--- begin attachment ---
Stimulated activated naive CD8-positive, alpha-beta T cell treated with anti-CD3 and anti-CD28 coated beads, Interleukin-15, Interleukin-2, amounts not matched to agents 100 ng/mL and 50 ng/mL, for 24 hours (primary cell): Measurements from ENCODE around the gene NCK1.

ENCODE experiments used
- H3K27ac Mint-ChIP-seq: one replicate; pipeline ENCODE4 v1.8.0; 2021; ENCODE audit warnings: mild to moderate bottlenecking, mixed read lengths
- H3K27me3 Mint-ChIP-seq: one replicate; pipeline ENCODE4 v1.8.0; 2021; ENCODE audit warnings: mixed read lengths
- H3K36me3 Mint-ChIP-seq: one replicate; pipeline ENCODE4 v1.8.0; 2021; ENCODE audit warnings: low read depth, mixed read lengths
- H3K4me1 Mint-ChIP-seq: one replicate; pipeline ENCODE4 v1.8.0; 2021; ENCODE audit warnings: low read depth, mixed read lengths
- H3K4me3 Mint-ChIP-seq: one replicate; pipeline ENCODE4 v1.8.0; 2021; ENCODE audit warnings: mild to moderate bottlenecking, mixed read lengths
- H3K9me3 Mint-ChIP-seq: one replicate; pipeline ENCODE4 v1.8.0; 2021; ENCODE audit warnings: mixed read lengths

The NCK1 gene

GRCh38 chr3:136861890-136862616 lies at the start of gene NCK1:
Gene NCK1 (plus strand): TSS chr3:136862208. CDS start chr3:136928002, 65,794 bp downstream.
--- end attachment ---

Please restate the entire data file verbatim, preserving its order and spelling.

Stimulated activated naive CD8-positive, alpha-beta T cell treated with anti-CD3 and anti-CD28 coated beads, Interleukin-15, Interleukin-2, amounts not matched to agents 100 ng/mL and 50 ng/mL, for 24 hours (primary cell): Measurements from ENCODE around the gene NCK1.

ENCODE experiments used
- H3K27ac Mint-ChIP-seq: one replicate; pipeline ENCODE4 v1.8.0; 2021; ENCODE audit warnings: mild to moderate bottlenecking, mixed read lengths
- H3K27me3 Mint-ChIP-seq: one replicate; pipeline ENCODE4 v1.8.0; 2021; ENCODE audit warnings: mixed read lengths
- H3K36me3 Mint-ChIP-seq: one replicate; pipeline ENCODE4 v1.8.0; 2021; ENCODE audit warnings: low read depth, mixed read lengths
- H3K4me1 Mint-ChIP-seq: one replicate; pipeline ENCODE4 v1.8.0; 2021; ENCODE audit warnings: low read depth, mixed read lengths
- H3K4me3 Mint-ChIP-seq: one replicate; pipeline ENCODE4 v1.8.0; 2021; ENCODE audit warnings: mild to moderate bottlenecking, mixed read lengths
- H3K9me3 Mint-ChIP-seq: one replicate; pipeline ENCODE4 v1.8.0; 2021; ENCODE audit warnings: mixed read lengths

The NCK1 gene

GRCh38 chr3:136861890-136862616 lies at the start of gene NCK1:
Gene NCK1 (plus strand): TSS chr3:136862208. CDS start chr3:136928002, 65,794 bp downstream.